CLEESE UNVEILS PLAQUE AT FREUD'S LONDON HOME
LONDON - British actor and comedian John Cleese on Friday [28 June] unveiled a commemorative plaque on the north London home of the founder of psychoanalysis, Sigmund Freud.
Cleese, who was in London to film his role as a nearly headless ghost in the second "Harry Potter" movie, unveiled an English Heritage blue plaque at the house in Freud's honor.
Cleese's wife, psychotherapist Alice Faye Cleese, unveiled a second blue plaque at the house for her teacher, Freud's daughter Anna Freud, a pioneer of child psychoanalysis.
Blue plaques are placed on buildings of cultural or historic significance in the United Kingdom, usually carrying the dates a famous person lived there.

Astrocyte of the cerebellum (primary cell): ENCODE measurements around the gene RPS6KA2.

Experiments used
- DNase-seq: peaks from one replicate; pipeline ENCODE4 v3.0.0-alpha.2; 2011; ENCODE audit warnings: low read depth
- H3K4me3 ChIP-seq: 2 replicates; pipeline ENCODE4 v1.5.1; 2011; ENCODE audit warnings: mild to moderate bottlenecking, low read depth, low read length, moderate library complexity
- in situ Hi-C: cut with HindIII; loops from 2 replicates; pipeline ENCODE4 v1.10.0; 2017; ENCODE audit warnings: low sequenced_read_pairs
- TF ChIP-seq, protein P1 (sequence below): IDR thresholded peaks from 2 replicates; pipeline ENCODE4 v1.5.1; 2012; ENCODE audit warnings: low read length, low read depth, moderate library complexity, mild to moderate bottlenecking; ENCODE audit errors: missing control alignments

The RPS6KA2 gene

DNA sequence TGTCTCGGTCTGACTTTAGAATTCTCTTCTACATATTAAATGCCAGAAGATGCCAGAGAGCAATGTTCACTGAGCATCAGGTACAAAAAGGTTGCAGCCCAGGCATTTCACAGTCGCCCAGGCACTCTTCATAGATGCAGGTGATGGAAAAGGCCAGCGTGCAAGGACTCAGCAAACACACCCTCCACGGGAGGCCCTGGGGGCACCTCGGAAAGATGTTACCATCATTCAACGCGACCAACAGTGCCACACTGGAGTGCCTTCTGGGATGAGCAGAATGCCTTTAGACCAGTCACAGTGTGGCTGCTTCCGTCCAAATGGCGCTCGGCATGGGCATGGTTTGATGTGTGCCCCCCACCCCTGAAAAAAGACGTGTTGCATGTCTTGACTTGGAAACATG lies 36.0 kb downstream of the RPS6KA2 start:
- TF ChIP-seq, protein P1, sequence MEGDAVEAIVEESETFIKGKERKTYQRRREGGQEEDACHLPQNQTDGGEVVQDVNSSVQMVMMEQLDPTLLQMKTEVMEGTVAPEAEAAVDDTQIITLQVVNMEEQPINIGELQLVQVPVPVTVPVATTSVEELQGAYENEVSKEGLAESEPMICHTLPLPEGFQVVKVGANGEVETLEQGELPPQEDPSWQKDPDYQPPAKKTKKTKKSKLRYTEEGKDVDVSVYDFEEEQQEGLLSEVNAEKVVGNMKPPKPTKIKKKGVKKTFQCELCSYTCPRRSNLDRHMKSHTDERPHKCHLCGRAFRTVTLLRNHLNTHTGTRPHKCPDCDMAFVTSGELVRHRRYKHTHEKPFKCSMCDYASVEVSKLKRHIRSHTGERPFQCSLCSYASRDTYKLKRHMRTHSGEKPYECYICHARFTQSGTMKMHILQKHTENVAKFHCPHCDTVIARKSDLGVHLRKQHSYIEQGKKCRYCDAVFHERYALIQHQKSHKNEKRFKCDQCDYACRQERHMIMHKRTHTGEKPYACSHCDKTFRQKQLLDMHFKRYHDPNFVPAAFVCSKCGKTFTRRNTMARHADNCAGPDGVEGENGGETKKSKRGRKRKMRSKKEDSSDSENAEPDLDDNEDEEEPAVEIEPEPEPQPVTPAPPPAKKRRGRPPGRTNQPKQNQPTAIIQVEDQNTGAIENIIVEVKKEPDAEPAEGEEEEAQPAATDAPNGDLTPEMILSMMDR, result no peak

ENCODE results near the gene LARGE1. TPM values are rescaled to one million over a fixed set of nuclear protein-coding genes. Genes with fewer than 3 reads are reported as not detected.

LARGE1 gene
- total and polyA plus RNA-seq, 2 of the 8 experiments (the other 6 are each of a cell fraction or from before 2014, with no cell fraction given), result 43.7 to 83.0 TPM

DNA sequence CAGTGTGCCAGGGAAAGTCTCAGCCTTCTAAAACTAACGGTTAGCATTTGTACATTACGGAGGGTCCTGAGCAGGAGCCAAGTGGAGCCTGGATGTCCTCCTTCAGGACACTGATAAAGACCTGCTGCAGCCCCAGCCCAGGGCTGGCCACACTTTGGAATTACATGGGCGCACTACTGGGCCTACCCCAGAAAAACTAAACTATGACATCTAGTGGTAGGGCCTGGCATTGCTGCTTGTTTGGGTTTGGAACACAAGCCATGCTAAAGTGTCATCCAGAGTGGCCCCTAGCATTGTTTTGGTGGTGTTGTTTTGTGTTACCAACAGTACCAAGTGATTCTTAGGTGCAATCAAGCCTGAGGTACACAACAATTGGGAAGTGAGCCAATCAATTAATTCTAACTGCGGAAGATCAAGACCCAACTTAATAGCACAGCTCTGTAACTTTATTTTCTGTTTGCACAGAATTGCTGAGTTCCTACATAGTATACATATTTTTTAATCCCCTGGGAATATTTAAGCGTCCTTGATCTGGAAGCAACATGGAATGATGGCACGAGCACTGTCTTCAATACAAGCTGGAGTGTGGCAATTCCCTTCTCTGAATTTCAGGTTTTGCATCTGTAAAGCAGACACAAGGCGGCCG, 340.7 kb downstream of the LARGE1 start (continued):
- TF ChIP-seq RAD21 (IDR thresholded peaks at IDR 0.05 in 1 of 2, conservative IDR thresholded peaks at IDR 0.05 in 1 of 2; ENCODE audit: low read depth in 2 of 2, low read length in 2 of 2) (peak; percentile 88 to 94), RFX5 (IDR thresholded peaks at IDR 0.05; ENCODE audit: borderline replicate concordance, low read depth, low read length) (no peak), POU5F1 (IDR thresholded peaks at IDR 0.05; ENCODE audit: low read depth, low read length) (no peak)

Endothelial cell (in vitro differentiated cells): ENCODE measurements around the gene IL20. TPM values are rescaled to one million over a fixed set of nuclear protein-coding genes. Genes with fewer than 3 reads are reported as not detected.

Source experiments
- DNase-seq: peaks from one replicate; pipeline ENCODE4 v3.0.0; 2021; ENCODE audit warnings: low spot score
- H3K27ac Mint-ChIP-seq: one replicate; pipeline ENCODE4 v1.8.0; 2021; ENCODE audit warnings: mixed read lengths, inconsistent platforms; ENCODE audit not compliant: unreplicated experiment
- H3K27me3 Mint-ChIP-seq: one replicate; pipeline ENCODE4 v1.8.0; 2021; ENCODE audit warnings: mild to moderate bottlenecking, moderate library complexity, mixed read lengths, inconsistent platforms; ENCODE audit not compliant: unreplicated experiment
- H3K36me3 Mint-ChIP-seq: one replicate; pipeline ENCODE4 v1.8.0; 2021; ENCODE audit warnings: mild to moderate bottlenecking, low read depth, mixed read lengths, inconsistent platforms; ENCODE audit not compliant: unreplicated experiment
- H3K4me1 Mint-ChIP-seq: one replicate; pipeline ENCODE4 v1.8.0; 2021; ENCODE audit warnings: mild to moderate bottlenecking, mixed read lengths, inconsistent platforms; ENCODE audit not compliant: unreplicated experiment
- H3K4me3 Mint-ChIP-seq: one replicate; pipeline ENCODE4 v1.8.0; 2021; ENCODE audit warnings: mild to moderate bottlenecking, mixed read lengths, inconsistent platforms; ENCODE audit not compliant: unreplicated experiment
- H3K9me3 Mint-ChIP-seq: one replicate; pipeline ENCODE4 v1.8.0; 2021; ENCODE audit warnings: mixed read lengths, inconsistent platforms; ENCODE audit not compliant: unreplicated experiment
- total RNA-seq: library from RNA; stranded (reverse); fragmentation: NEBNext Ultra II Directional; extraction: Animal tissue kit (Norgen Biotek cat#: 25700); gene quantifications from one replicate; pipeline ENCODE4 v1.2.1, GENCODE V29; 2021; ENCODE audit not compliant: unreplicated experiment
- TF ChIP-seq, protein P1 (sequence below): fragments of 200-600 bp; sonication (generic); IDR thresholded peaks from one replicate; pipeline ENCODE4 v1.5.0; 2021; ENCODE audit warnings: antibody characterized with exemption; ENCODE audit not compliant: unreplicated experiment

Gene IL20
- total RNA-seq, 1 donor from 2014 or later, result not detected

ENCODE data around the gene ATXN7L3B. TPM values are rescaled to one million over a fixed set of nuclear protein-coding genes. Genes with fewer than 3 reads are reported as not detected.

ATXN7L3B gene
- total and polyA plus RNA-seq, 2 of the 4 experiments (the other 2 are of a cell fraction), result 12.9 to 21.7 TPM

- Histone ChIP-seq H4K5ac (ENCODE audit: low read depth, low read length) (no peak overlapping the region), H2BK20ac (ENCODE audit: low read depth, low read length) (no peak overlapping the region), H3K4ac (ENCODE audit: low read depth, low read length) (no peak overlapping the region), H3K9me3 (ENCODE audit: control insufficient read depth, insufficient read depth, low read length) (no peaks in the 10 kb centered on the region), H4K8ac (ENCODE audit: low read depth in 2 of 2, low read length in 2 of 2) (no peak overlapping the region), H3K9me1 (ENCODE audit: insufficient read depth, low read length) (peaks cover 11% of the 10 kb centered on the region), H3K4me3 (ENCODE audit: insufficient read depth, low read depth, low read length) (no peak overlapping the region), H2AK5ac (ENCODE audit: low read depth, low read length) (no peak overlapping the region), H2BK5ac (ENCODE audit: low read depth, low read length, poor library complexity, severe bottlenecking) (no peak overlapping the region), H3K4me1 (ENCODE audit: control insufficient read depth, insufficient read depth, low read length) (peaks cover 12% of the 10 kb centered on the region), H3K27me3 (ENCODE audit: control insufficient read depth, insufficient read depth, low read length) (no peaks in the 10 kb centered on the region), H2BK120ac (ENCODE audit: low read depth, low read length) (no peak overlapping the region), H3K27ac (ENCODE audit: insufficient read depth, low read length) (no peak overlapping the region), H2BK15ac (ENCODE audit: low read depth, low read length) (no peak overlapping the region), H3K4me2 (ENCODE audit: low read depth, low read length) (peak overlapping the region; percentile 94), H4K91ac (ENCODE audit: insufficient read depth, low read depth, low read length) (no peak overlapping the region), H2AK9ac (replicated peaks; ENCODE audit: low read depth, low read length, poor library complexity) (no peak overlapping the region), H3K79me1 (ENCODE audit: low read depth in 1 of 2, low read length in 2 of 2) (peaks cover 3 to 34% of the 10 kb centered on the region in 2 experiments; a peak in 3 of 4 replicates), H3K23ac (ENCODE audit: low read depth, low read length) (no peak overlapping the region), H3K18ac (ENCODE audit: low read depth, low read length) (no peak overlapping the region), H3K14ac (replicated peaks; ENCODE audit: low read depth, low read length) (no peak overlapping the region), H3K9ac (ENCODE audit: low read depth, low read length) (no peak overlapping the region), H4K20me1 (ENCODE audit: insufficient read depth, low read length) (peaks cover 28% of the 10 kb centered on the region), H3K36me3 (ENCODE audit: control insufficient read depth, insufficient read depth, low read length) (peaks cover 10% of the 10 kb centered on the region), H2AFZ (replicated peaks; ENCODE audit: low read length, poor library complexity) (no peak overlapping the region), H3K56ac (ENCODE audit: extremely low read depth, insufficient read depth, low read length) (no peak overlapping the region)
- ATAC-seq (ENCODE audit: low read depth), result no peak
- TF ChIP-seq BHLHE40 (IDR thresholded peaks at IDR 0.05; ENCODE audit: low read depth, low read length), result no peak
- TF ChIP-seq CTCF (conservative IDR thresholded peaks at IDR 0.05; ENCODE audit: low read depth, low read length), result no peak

Freud was a "great anglophile," said Cleese, a patron of the Freud Museum.
"He liked England enormously. He wrote that despite the fog and rain, the drunkenness and conservatism, it appealed to him," said Cleese.
The house, Freud's home from 1938 until his death the following year, was converted into The Freud Museum in 1986. Anna Freud, who lived and worked at the Hampstead house, died in 1982.
Freud had lived for many years in Vienna, where his consulting rooms are also preserved, but he fled the Nazis and came to England with his family in 1938.